Sunday, November 24

Book Review: In the Land of the Birdfishes

Title: In the Land of the Birdfishes

Author: Rebecca Silver Slayter

Pages: EBook 261

Summary: This remarkable novel about mythmaking and survival opens in rural Nova Scotia, where two sisters witness the suicide of their wild, beautiful mother. Their father, sick with grief, blindfolds the children to shield them from the misery of the world. Left that way for years, they are each scarred in their own way: Mara is rendered fully blind, and Aileen partly so. When a neighbour discovers their condition, they are immediately separated for treatment, and it isn’t until decades later, after Aileen’s marriage has fallen apart, that she decides to seek out her lost sister. She heads to Dawson City, Yukon, where Mara is said to be living, but instead finds Mara’s angry young son, Jason.

Soon Aileen has insinuated her way into the hard-drinking, hard-living existence of Dawson City’s residents, from whom she hears various conflicting stories about her sister. When the novel shifts to Jason’s perspective, the reader starts to understand the nature of these stories and the underlying secrets that compel their creation.

My Rating: 8.75/10

What I liked/disliked about the book: The first couple of chapter captured me completely, I had no knowledge of what was going on around me, it was just the book. Those first two chapters were haunting, intriguing and were a great way to start off a story. Unfortunately while the rest of the book was a great read, I did feel the book lot some of its initial appeal, mainly due to some awkward narrative and plot developments.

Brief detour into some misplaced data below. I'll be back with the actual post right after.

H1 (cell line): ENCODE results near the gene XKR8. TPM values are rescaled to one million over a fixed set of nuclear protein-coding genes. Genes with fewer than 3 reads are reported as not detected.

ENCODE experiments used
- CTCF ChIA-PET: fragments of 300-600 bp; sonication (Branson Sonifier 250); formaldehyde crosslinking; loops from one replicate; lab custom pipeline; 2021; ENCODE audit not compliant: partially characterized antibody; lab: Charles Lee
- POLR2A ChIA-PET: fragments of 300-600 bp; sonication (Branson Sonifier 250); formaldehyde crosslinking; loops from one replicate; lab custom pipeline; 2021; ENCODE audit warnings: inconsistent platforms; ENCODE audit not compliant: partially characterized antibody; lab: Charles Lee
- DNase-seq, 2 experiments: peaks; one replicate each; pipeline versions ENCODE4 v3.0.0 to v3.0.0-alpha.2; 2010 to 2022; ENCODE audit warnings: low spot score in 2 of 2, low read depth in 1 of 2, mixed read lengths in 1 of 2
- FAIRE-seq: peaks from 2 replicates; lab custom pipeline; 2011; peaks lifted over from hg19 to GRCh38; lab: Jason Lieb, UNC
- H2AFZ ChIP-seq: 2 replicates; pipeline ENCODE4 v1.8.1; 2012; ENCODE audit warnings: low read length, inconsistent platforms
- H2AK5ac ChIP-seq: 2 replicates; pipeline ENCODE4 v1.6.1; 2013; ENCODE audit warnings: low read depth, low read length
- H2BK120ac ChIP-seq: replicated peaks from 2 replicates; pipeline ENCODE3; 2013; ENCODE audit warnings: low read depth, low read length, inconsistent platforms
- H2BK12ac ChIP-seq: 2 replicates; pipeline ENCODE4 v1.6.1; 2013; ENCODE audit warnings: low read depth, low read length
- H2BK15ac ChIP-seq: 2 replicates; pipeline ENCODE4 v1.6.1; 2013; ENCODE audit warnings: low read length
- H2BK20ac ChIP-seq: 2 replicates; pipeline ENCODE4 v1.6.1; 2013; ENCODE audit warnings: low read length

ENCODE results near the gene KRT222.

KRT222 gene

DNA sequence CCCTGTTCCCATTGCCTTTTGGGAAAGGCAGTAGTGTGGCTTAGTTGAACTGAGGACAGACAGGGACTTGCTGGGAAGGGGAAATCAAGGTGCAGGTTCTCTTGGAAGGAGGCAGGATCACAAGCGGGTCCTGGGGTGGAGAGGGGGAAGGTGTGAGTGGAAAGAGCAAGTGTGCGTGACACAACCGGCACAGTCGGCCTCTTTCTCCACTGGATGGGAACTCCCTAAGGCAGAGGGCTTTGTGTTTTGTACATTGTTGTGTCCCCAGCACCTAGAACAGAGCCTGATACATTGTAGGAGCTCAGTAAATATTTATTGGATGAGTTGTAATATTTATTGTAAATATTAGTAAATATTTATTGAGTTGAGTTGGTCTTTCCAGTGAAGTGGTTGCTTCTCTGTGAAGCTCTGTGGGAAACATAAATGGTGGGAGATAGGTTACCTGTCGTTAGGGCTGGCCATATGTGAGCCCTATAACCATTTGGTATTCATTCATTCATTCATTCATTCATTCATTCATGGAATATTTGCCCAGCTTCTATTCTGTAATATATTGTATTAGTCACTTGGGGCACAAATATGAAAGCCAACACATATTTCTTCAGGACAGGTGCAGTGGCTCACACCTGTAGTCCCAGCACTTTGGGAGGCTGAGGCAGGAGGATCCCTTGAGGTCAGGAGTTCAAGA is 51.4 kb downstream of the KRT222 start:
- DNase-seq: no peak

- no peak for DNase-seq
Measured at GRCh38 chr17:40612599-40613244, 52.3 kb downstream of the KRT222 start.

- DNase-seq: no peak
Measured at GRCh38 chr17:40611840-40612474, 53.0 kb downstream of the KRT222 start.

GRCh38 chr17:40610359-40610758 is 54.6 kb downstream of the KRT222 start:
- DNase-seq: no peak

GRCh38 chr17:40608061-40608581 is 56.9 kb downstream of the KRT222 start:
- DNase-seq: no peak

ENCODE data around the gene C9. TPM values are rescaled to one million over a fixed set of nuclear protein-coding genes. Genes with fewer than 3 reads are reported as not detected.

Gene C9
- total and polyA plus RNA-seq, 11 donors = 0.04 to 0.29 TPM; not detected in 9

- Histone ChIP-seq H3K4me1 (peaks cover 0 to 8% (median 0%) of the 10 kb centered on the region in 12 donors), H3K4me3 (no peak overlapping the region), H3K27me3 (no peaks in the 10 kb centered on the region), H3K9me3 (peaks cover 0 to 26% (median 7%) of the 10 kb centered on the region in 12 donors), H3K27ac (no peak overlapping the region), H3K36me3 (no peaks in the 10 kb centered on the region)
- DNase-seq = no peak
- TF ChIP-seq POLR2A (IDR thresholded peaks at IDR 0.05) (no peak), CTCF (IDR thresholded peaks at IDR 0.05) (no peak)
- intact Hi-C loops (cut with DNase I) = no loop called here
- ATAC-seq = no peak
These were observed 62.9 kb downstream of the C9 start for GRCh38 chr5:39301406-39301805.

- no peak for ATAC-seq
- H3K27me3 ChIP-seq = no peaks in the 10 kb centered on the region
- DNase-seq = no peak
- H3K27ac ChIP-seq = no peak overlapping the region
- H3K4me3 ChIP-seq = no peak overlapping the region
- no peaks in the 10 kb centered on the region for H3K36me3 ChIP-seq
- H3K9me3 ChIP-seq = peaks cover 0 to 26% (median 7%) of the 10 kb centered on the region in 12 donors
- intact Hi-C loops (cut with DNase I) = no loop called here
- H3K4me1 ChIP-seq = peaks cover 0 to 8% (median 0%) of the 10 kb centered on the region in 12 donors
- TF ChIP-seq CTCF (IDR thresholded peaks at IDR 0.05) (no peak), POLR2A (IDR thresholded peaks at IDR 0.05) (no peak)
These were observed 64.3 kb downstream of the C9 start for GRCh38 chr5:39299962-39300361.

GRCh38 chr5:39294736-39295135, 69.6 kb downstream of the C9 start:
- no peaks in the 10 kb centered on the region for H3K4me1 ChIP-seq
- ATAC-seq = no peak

My biggest issue with the book was that I found the narrative to be a bit awkward and disconnected at times. As I said above, the first few chapters captured me, to the point I was completely lost in the book, other times the was just something about the narrative that didn't work right. It was like pieces and thought process were thrown into the story, but not properly connected to the story as a whole. It did become a bit confusing at times because of this and for me, it's the reason between being this book from being great read to an extraordinary one. It was odd how the narrative worked out in parts, which of course affected the plot itself.

I loved the idea behind the plot, it had some fantastic bits to it, twists and turns as well, but there was just that one thing, hanging in the back, that stopped it from being even better. There was an awkwardness to it, but not in a good way to make it a unique plot. I often had to re-read parts because of this. The author did do a good job at bringing the characters together. They were a group of very, realistic, raw characters, who I didn't exactly like, they were a fairly miserable lot, but I loved reading about them. They were awkward like the plot, unusual, but it worked for the story, so I didn't care I couldn't connect to them, I just wanted to get lost in their story.

In the end it was a fantastic read, but it could have been better if the narrative and plot were less awkward. It is still a book I'd highly recommend.

Would I recommend it to read: I would, there are some awkward moments to how it's told, but the story was fascinating, I think it's a book that a lot of reader would enjoy.

What to read next: Clara Callen, Bone and Bread,  Late Nights on the Air

Challenges: 7th Annual Canadian Book Challenge

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